Reviews - Specialty Releases


Film Review: Don't Stop Believin': Everyman's Journey

Real-life Cinderella story with quiet emotion and a down-to-earth working band make this rock documentary far more than an episode of "Behind the Music."

March 8, 2013

-By Frank Lovece


filmjournal/photos/stylus/1372888-Dont_Stop_Believin_Md.jpg

For movie details, please click here.

Fairytales can come true, it can happen to you, if you're young at heart. So crooned one great singer unknowingly about another. The story of Arnel Pineda, a hardscrabble, Filipino cover-band singer plucked through a fan's YouTube videos to become lead singer of one of rock's most popular and successful bands, shows that sometimes, well, you can go to extremes with impossible schemes.

Anyone with a phonograph or a CD player in the 1970s and 1980s went through the heyday of Journey, the arena-rock band whose ballsy, melodic tunes of yearning and youthful angst propelled "Wheel in the Sky," "Any Way You Want It," "Lovin', Touchin', Squeezin'," "Lights" and—perhaps most famously after the finale of TV's "The Sopranos"—"Don't Stop Believin'" onto the rock charts. Lead singer Steve Perry's pure, evocative tenor—the tremolos and trills of young men who "want to get back to my city by the bay," because "you think you're lonely? Well, my friend, I'm lonely, too"—was romantic hokum you could believe in. Even at their most rocking, these were songs to stand on hillsides with, the wind in your hair as early dusk settles in, as you looked out on the world below and maybe, just maybe, if you squinted just right, you could see your future.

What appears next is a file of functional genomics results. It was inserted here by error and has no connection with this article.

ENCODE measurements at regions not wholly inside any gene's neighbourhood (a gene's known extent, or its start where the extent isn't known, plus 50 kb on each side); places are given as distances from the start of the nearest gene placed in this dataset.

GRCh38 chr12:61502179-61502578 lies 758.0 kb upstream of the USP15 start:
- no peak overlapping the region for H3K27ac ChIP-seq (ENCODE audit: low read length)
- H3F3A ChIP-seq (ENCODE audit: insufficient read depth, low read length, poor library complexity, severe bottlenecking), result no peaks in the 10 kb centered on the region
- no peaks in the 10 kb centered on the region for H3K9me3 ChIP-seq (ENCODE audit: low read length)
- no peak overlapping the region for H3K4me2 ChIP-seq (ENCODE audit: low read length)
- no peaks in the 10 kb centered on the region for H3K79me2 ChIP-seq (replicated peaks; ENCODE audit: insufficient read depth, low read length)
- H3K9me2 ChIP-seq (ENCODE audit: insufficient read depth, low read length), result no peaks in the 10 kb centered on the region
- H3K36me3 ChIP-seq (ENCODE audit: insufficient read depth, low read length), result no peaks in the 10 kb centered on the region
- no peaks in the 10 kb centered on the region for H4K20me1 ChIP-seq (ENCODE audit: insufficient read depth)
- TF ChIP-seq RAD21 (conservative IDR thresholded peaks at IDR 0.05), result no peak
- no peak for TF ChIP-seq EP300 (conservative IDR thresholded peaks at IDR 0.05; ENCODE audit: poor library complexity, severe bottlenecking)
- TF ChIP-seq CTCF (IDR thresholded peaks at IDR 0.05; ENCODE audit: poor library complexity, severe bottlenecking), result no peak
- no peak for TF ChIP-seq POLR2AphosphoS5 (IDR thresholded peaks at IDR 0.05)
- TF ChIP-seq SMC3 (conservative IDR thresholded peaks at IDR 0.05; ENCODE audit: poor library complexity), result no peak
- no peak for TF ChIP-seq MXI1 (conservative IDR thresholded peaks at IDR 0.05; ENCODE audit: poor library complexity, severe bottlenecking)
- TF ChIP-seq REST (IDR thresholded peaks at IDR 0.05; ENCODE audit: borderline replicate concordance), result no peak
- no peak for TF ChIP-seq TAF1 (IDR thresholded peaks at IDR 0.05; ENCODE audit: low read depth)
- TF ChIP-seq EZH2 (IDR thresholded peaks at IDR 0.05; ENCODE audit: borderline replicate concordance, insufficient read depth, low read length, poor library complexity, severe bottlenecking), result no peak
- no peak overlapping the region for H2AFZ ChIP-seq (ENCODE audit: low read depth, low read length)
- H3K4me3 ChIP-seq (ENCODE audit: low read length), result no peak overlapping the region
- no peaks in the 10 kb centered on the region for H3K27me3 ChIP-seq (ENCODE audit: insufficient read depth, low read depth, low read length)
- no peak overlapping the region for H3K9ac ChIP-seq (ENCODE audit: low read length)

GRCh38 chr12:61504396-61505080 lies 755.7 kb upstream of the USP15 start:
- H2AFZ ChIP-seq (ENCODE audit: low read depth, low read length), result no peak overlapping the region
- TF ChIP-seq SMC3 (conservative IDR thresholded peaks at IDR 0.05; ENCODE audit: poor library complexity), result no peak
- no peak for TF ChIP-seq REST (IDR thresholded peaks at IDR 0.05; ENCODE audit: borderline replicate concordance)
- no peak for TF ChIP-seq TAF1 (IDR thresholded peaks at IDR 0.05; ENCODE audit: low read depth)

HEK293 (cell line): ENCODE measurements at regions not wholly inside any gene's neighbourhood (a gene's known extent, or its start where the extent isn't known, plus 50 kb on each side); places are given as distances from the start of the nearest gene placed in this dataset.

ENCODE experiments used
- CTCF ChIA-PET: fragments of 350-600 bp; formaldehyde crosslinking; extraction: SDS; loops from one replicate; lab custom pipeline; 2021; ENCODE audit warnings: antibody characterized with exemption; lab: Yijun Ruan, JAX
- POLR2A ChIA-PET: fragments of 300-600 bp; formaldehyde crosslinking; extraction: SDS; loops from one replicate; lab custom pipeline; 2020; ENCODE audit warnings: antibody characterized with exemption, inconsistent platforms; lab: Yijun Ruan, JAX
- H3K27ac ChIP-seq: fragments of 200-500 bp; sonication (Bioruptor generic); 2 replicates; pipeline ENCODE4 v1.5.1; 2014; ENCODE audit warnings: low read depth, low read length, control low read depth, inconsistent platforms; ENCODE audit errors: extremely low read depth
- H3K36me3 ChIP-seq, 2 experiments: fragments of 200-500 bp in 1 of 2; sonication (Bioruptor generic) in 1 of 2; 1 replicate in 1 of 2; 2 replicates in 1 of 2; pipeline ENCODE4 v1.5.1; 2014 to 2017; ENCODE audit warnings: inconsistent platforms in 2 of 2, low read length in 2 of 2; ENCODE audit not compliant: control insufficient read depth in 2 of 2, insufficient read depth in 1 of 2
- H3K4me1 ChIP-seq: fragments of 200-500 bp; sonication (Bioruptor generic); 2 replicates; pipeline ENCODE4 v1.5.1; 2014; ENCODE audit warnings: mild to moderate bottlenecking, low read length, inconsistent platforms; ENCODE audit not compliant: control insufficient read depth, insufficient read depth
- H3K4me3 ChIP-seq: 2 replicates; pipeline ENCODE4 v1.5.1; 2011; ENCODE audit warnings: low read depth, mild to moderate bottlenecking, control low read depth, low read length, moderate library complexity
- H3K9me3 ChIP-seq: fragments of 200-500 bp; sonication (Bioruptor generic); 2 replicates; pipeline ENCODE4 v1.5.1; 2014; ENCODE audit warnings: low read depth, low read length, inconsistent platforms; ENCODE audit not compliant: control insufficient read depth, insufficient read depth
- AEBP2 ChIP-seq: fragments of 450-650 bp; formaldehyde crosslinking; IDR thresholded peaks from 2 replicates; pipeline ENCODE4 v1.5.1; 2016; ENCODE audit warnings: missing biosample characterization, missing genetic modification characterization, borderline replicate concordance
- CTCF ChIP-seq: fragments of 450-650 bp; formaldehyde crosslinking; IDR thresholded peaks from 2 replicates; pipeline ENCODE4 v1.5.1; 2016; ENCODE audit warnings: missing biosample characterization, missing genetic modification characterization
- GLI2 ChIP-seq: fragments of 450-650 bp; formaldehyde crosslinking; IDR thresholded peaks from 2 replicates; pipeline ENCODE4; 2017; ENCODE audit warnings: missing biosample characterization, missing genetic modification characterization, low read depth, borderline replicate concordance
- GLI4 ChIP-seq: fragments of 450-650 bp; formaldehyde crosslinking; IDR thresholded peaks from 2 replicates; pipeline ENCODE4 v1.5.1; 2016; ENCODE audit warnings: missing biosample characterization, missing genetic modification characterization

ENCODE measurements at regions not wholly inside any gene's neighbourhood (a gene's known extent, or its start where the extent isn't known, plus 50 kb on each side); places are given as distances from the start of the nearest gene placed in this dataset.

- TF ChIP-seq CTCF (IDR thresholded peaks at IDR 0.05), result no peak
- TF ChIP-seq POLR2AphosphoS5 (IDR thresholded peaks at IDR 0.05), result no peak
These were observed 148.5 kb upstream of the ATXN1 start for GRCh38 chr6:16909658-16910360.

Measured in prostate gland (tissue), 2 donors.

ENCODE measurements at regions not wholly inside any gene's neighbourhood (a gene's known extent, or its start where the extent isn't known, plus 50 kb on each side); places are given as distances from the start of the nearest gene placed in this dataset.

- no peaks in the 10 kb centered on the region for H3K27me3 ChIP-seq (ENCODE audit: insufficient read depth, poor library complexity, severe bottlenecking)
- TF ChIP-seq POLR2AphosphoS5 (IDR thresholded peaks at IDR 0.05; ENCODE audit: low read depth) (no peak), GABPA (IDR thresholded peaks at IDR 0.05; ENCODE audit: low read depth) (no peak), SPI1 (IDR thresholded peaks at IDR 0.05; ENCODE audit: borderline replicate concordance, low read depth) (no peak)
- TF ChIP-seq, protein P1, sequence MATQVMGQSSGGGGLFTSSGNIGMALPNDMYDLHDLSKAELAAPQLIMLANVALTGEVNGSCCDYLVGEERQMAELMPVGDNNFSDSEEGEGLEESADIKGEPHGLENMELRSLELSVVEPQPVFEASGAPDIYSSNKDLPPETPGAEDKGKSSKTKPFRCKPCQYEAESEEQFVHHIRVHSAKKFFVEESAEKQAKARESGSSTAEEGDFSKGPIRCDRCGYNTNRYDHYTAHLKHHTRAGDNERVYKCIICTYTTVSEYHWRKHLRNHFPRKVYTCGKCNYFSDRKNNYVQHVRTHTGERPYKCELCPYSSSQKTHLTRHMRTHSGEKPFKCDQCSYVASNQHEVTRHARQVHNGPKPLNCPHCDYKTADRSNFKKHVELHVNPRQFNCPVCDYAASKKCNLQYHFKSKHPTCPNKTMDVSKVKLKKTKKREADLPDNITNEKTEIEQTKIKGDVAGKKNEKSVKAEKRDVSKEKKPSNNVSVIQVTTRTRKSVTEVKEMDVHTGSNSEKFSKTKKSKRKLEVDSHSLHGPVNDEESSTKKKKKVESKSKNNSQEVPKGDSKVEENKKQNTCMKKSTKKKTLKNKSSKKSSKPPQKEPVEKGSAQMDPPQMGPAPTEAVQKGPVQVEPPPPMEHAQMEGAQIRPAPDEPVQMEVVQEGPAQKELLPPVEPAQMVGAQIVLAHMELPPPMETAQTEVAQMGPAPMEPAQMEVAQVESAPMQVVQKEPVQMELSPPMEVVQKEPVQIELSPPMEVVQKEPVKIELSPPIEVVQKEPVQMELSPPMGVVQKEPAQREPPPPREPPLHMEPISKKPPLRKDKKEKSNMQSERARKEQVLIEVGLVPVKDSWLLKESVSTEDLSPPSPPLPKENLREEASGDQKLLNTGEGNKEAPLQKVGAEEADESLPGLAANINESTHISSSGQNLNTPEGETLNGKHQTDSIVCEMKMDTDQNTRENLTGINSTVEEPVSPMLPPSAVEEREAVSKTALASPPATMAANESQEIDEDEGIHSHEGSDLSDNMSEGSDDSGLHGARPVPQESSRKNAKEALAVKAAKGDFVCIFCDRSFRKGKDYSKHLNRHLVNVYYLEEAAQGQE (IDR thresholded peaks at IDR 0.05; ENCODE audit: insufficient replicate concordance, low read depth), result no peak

Whatever future Pineda had before being discovered in 2007 by Journey guitarist Neal Schon—who was searching for a new lead singer after Perry left for good in the ’90s and his replacement, Steve Augeri, lost his voice in 2006—wasn't anything like what the band sings about. He had left his impoverished family before turning 14, living on the streets of Manila and, with friends, literally singing for his supper and any other meal he could get. His endlessly adaptable voice eventually found him regular work with a band, letting him earn enough to reunite a scattered family—five people in a single room representing luxury accommodations.

Not unusually for the music business, he went through drugs, drinking and a first marriage he describes as "depressing." A 15-year stint in Hong Kong singing nightly ended with a doctor telling him his voice was gone. Pineda persevered, and after a six-month respite was back in form. Still, by the time he met his future wife, Cherry, he'd gone through his savings and was only performing a couple of nights a week. After 25 years he was about to give up—and then his friend and fan Noel Gomez, who'd uploaded dozens of YouTube videos of Pineda performing, got an e-mail and then a phone call from Schon. Once convinced this wasn't a hoax, Pineda auditioned in San Francisco, the band's home base, and, as covered extensively in the press at the time, became not only the band's new lead singer but the engine of its greatest touring success.

The documentary's two filmmakers went on the road with the band, capturing Pineda's shy but enthusiastic absorption into what the group's manager, John Baruck, calls "a full member of Journey" who earns the same fifth of the profits as the other four members. Offstage, Pineda never quite seems to believe his good fortune, expecting the other shoe to drop at any moment—seeing himself in a group photo, he says it looks as if he's been Photoshopped in. The band is both appreciative and a bit older brother-ish toward him. If he—or for that matter any of the band—indulges in rock excesses, we don't see it, though that's hardly unusual with a band whose members range from mid-40s (Pineda) to mid-60s (bassist Ross Valory and keyboardist/rhythm guitarist Jonathan Cain, the latter of whom looks Dorian Grayishly good for 63).